Sleepy Hollow Farm in Pomfret, Vermont.Photo Credit : Mark Fleming
2023 Update. In response to an unprecedented number of visitors in recent years, all vying for the same shot, the town of Pomfret will be closing non-resident road access to Sleepy Hollow Farm and its neighbors from September 23 – October 15. Please enjoy the many existing photos of the property, and direct your efforts instead to the many wonderful foliage sights and activities in and around the Woodstock area. You can read about the road closures here.
In the fall of 2018, I took a weeklong foliage trip across northern New England for Yankee. The goal was both simple and complicated: to pack in as many autumn-related experiences as possible. One of the bucket-list destinations was Sleepy Hollow Farm in Pomfret, Vermont.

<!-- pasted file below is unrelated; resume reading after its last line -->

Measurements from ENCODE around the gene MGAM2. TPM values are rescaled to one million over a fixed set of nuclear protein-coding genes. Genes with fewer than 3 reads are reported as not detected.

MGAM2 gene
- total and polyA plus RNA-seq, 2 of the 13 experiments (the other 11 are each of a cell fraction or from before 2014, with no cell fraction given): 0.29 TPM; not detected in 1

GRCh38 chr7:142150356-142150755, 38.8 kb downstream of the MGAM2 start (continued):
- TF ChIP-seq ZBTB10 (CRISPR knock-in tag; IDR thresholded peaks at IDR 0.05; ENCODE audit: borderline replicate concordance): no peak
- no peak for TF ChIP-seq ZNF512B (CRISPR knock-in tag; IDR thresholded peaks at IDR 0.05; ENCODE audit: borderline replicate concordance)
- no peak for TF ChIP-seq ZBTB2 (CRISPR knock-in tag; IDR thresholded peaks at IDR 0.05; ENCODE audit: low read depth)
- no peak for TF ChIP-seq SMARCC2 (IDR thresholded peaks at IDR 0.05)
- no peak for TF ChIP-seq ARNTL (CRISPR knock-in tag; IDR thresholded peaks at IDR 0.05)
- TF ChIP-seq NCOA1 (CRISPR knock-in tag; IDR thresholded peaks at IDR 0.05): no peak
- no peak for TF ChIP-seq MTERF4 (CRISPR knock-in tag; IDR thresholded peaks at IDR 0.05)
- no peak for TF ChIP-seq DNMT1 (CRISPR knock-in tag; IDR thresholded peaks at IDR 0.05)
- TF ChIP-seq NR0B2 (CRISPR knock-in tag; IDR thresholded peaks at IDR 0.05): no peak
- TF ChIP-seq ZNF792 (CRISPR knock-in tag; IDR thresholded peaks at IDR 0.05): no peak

If you have even a passing interest in New England fall photos, you’ve no doubt already seen pictures of the property. Located just outside the all-things-autumn town of Woodstock, Sleepy Hollow sits off Cloudland Road, a winding dirt road lined by stately maples and restored farmhouses. With its big barns, late-1700s Cape farmhouse, and knack for catching the light just right, Sleepy Hollow is catnip for photographers. In the morning or early evening, the narrow road to the farm might be lined with as many as 20 cars, as shutterbugs hunker down with their tripods.
During my visit, I arrived just before 6 a.m. It was still dark, and I figured I’d be the first visitor. I was such a naive foliage tourist. Lin Go, a biologist from China who had been living in Boston during the past year, was already walking the road to study the setting, waiting for first light. He had left Boston at 3 in the morning to see the farm at sunrise.